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How to Make The Best Poutine Of Your Life

poutine Canada

You’ve never had poutine like this before. Here, we give you the 411 on the 307 Fries, Teton Mountain Lodge’s own unique twist on poutine, plus the recipe to take home.


H

aving grown up spending summer vacations in Eastern Canada, Kevin Humphreys partook of the region’s most famous dish: poutine, a mess of French fries, cheese curds, and gravy. The taste of the salty, fatty treat stayed with him throughout the years until he landed at Teton Mountain Lodge’s Spur restaurant as executive chef, where in 2013, he decided to prepare a special play on poutine.

“We serve a lot of nachos for après ski, so I wanted to create something that could battle the nachos – I call it refined comfort food,” Humphreys says. So instead of regular French fries, Humphreys seasons pommes frites with smoked-paprika salt. Lark Meadow Farms cheddar cheese, meanwhile, replaces the Quebecois cheese curds for more of a melt, and chives add a delicate flavor. But the real showstopper is the braised elk gravy, which takes five-and-a-half hours to prepare. Every other day, the Spur’s kitchen staff braises elk meat, drains it off, and chops it up before making a slowly simmered sauce of butter, flour, vegetables, and herbs (recipe below). The result is a true taste of terroir and a must-try Jackson Hole foodie experience that has people from coast to coast posting Yelp reviews and TripAdvisor photos of 307 Fries.

In four years, Humphreys says he has sold more than 500,000 servings of 307 Fries easily, making 15-gallon batches of the dish every other day. (Believe it or not, he has personally consumed only about four of those 500,000 preparations.) “People freak out about them,” Humphreys says, “It’s one of those perfect foods that brings them back, like me, remembering when they had poutine as a kid.”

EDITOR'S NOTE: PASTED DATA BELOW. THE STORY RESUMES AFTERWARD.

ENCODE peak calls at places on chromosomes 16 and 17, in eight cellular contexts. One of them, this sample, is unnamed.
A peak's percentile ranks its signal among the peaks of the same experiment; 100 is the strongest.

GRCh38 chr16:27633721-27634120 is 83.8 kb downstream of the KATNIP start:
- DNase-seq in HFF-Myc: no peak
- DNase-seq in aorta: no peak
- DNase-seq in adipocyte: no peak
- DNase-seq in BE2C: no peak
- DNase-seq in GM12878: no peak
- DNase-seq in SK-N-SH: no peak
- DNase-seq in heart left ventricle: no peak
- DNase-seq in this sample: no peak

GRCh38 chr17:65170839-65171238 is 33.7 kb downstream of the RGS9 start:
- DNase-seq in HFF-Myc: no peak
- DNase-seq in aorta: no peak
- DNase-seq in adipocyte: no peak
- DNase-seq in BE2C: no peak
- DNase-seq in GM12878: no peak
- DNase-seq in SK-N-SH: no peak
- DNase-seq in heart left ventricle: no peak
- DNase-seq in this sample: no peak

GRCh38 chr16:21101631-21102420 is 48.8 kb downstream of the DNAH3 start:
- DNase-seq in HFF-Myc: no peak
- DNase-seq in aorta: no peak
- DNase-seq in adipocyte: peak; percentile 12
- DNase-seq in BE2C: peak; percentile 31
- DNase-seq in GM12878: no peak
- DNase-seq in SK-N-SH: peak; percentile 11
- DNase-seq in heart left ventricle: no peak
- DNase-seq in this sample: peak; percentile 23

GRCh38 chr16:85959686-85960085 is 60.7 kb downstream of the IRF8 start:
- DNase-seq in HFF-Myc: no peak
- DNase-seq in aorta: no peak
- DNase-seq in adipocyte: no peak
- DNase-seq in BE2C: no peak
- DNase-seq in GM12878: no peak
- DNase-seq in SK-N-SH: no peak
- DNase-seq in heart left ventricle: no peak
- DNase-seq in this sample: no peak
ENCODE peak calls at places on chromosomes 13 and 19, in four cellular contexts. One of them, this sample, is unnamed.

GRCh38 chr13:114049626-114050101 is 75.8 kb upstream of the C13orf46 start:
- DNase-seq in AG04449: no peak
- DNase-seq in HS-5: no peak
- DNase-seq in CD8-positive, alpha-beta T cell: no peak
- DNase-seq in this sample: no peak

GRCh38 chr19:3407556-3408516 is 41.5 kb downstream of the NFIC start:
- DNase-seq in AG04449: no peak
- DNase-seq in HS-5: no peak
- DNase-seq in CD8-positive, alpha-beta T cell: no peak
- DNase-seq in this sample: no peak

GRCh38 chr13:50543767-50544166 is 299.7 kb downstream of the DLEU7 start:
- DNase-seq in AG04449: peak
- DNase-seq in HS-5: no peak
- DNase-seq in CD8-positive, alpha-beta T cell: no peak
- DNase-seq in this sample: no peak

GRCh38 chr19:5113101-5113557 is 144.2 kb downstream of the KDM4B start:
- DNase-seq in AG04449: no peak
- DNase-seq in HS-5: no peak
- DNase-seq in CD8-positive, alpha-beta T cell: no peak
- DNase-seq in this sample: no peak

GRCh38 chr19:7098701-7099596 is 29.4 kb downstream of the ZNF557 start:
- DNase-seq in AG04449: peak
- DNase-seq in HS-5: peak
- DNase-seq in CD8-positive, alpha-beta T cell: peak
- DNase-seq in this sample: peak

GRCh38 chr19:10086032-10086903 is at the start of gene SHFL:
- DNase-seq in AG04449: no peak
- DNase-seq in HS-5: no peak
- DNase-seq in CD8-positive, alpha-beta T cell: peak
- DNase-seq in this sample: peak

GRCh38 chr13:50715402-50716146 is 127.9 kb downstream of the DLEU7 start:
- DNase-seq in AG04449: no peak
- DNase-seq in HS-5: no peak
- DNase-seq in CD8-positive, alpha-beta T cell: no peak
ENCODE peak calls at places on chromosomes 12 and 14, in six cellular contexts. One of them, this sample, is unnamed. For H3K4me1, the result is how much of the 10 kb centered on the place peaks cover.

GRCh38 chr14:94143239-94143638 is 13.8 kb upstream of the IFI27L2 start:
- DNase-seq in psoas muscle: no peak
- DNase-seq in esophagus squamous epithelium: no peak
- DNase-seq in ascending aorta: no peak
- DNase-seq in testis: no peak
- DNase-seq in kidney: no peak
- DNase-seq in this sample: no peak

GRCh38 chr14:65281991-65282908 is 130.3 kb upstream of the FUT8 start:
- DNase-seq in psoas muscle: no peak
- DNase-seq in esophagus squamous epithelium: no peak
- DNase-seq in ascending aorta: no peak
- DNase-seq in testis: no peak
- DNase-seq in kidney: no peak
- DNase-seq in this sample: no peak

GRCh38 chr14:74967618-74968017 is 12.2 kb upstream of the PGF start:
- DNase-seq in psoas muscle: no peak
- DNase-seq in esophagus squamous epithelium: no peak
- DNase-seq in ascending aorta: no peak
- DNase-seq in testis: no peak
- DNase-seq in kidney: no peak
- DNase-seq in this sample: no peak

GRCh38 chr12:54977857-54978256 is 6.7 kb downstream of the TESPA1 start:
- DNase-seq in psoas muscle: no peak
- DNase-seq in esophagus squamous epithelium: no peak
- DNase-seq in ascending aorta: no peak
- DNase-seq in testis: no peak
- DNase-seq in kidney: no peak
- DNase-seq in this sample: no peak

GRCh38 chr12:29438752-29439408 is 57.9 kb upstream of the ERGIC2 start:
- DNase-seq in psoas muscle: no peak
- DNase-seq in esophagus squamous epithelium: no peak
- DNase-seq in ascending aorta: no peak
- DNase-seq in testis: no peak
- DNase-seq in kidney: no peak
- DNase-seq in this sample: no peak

Teton Mountain Lodge’s 307 Fries [Jackson Hole, WY]

Elk Gravy

Makes 2 quarts

1 lb.        elk stew meat

1               onion, quartered

2               large carrots, diced

1 c.          diced celery

3               smashed garlic cloves

2               bay leaves

8               sprigs of thyme

1               sprig of rosemary

8 c.          beef stock

1/4 c.     tomato paste

2 sticks butter

1/2 lb.   all-purpose flour

1/4 c.     vegetable oil

  1. Season the elk stew meat with kosher salt and black pepper.
  1. In an eight-quart Dutch oven or slow cooker, heat vegetable oil over medium-high heat, and sear the elk stew meat. After the stew meat has been browned, remove and reserve.
  1. In the same Dutch oven or slow cooker, cook the onion, carrot, and celery until slightly caramelized, then add garlic and tomato paste, and cook until a rust color.
  1. Add elk meat back with beef stock, bay leaves, thyme, and rosemary.
  1. Bring to a simmer, then cover for four hours or until stew meat is tender.
  1. While the elk is cooking, make a roux by melting the butter over low heat and then whisking in the flour. Cook over low heat, stirring frequently until the roux is dark brown in color. Once the roux is dark brown, remove from heat and let cool.
  1. Remove the elk meat from the liquid and reserve.
  1. Strain the braising liquid to remove carrot, onion, celery, and aromatics. Return the braising liquid to the Dutch oven or slow cooker, and bring to a boil. Next, whisk in the cooled roux and add the elk meat. Simmer for 20 minutes over low heat.
  1. Taste and adjust seasoning with salt and pepper.

307 Fries

1 qt.        elk gravy

4 c.          French fries (a frozen package from local grocer is fine)

1 c.          high-quality sharp white cheddar cheese, shredded

1 tbsp.   chopped chives

  1. Cook the fries according to the instructions on the package, and arrange on large platter.
  1. Ladle the elk gravy over the fries. Top with cheese and chives.
  1. Broil for just a few minutes in your oven to melt cheese, and serve immediately.

Teton Mountain Lodge

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